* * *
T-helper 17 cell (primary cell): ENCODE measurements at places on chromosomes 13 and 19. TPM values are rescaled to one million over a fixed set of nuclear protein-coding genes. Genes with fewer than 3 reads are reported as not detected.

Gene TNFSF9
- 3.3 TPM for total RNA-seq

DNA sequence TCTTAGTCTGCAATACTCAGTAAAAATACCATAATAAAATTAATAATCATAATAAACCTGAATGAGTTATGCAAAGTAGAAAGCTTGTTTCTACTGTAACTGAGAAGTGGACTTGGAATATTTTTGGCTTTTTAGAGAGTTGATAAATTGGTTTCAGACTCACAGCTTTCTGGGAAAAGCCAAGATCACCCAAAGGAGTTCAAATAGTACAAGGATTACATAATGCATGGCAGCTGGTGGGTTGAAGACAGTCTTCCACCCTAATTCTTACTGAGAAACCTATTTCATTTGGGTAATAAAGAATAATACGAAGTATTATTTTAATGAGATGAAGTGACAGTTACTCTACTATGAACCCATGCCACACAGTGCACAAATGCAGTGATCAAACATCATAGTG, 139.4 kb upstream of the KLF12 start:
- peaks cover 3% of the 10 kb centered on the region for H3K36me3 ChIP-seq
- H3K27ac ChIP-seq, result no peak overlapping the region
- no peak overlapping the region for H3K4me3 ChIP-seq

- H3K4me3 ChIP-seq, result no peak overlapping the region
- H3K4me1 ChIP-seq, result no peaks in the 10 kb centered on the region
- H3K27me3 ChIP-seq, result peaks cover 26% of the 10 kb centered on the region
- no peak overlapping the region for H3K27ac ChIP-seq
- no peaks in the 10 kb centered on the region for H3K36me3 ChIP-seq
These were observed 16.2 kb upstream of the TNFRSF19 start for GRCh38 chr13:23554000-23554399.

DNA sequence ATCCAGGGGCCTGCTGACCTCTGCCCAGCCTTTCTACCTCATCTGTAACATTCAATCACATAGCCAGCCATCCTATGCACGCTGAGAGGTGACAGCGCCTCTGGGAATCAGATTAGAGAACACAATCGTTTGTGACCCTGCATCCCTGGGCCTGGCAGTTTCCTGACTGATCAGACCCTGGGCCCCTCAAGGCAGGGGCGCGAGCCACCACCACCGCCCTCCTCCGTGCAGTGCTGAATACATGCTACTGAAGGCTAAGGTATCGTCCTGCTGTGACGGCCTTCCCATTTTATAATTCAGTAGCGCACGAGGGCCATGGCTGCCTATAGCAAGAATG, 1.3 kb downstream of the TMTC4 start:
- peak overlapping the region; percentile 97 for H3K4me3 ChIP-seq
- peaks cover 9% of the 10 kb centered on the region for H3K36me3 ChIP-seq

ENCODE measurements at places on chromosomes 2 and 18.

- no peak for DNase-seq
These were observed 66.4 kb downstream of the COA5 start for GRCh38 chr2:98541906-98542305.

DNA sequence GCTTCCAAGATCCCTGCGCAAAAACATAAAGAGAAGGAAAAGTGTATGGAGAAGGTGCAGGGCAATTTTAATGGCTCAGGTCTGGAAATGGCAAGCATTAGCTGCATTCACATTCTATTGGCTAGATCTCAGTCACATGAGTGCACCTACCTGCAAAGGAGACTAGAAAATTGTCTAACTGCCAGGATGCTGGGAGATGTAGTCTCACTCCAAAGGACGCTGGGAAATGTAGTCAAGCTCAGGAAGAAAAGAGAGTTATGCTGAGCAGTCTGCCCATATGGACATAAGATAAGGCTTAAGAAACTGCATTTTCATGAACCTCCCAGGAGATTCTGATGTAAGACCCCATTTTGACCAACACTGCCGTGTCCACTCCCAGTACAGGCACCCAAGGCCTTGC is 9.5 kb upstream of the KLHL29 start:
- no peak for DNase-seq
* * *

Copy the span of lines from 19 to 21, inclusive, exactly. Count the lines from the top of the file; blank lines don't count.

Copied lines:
These were observed 66.4 kb downstream of the COA5 start for GRCh38 chr2:98541906-98542305.

DNA sequence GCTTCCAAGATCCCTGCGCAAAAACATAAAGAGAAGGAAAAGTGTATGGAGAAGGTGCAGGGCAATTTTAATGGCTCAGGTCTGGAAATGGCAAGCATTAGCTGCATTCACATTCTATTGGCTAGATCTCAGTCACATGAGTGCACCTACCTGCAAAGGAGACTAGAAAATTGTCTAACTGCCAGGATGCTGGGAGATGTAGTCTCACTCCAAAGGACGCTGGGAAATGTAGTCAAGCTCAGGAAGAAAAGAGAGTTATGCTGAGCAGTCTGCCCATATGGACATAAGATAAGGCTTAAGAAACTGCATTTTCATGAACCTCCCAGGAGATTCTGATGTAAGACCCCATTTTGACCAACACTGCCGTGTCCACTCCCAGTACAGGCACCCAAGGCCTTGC is 9.5 kb upstream of the KLHL29 start:
- no peak for DNase-seq